Through Project Turing, Azure Space combines images with artificial intelligence to increase resolution to make it comparable to aerial imagery, a process designed to aid human perception of overhead imagery. The image on the left is the original. The Turing process has been performed on the image on the right. Credit: Microsoft

SAN FRANCISCO – Microsoft offered further proof of its intent to play a growing role in the space sector by unveiling new Azure Space products and announcing partnerships with Airbus, Kongsberg Satellite Services, STE iDirect, Orbital Insight, ESRI and

“Microsoft is serious about space, and we are expanding our partner ecosystem and innovation,” Steve Kitay, Azure Space senior director, told SpaceNews.

One of the new partnership agreements announced Dec. 9 is with Airbus. Microsoft plans to bring Airbus’ high resolution satellite imagery and elevation data into Azure Maps, Microsoft’s geospatial services platform.

Specifically, Airbus will supply data from its Spot 1.5-meter resolution, Pleiades 50-centimeter resolution and Pleiades Neo 30-centimeter resolution satellite imagery, plus elevation data prepared for orthorectification from WorldDEM4Ortho.

“What’s exciting about this is it’s not just bringing the data,” Kitay said. “It’s then understanding the data and deriving insights from it.”

With that goal in mind, Microsoft forged partnerships with ESRI, Orbital Insight and, a startup that specializes in combines satellite imagery with artificial intelligence to create a digital twin of Earth.

“This is all about bringing data, geospatial analytics, AI and cloud performance into one place, easing access and providing simplicity to spaceborne data and AI to run in the cloud,” Kitay said.

Microsoft signaled its interest in the space sector in 2020 when it established Azure Orbital, the firm’s ground station as a service. Azure Orbital moves satellite data to the cloud for processing and storage.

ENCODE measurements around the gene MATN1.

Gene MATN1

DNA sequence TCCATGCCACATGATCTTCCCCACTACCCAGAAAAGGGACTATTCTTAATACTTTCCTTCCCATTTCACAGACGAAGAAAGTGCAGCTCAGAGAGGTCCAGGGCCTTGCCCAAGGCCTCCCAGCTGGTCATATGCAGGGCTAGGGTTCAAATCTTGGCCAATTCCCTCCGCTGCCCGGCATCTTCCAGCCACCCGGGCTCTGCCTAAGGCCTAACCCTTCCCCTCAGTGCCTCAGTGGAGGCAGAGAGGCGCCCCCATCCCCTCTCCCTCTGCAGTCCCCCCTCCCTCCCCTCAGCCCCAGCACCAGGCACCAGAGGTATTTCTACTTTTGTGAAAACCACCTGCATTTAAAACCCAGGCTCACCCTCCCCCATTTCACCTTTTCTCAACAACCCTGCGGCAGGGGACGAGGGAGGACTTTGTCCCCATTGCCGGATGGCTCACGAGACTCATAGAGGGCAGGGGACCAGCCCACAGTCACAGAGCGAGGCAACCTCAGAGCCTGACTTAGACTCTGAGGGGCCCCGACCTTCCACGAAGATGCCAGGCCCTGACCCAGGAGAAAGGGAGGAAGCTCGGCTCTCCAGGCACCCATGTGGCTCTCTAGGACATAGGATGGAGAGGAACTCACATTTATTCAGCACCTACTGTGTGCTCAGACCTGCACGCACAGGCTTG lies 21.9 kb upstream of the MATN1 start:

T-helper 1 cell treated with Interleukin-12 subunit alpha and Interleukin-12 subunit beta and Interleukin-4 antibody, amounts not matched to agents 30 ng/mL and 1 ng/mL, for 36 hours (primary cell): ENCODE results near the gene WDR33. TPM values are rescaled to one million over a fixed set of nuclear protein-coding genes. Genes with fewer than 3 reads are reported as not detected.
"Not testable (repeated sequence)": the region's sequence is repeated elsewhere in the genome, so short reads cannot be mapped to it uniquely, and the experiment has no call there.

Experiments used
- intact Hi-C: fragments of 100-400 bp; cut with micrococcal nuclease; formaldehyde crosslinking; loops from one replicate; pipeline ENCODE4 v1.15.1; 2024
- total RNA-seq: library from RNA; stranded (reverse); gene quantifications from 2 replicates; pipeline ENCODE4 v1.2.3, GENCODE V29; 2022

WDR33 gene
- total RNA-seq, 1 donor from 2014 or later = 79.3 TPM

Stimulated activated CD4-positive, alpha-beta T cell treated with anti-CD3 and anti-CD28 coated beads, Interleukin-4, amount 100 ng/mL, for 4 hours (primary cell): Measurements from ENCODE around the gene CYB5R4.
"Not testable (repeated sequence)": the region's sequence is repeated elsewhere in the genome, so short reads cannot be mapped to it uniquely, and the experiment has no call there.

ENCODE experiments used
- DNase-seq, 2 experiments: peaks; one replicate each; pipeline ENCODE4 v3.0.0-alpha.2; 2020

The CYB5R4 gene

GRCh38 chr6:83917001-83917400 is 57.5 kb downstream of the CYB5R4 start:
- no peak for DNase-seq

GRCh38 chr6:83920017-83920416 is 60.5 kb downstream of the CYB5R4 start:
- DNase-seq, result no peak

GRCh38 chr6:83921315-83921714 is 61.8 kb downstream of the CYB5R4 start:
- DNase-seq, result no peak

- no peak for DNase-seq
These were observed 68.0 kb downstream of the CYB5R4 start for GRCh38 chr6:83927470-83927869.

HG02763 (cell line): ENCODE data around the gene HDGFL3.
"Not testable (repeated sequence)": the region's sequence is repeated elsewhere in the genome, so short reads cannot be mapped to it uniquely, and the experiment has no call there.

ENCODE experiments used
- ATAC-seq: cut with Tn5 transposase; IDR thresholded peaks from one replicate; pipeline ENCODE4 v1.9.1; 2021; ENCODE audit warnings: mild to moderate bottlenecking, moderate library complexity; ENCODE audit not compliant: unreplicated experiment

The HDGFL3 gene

After extensive testing through private previews, Microsoft is preparing to offer public previews of Azure Orbital.

“Now anyone can communicate and control satellites by using a global network of ground stations owned by Microsoft and our partners with no additional backhaul costs into Azure,” Kitay said.

Microsoft also is expanding its partnership with KSAT to include KSATlite ground stations, Kitay said. “This is going to expand next year with Viasat and [U.S. Electrodynamics Inc.]. This allows our customers to have a single application to have command and control into this global network, creating ease of use as well as efficiencies.”

In addition, Azure Space is working with ST Engineering iDirect “on satcom solutions for virtualized modems that can be easily deployed and used by our Azure Orbital customers,” Kitay said.

To demonstrate the power of the cloud and AI to enhance satellite imagery, Microsoft developed to new products. SpaceEye helps customers create daily imagery free of clouds. Turing applies super-resolution to satellite imagery to sharpen images and improve human perception of the imagery, according Microsoft’s Dec. 9 news release.

Debra Werner is a correspondent for SpaceNews based in San Francisco. Debra earned a bachelor’s degree in communications from the University of California, Berkeley, and a master’s degree in Journalism from Northwestern University. She...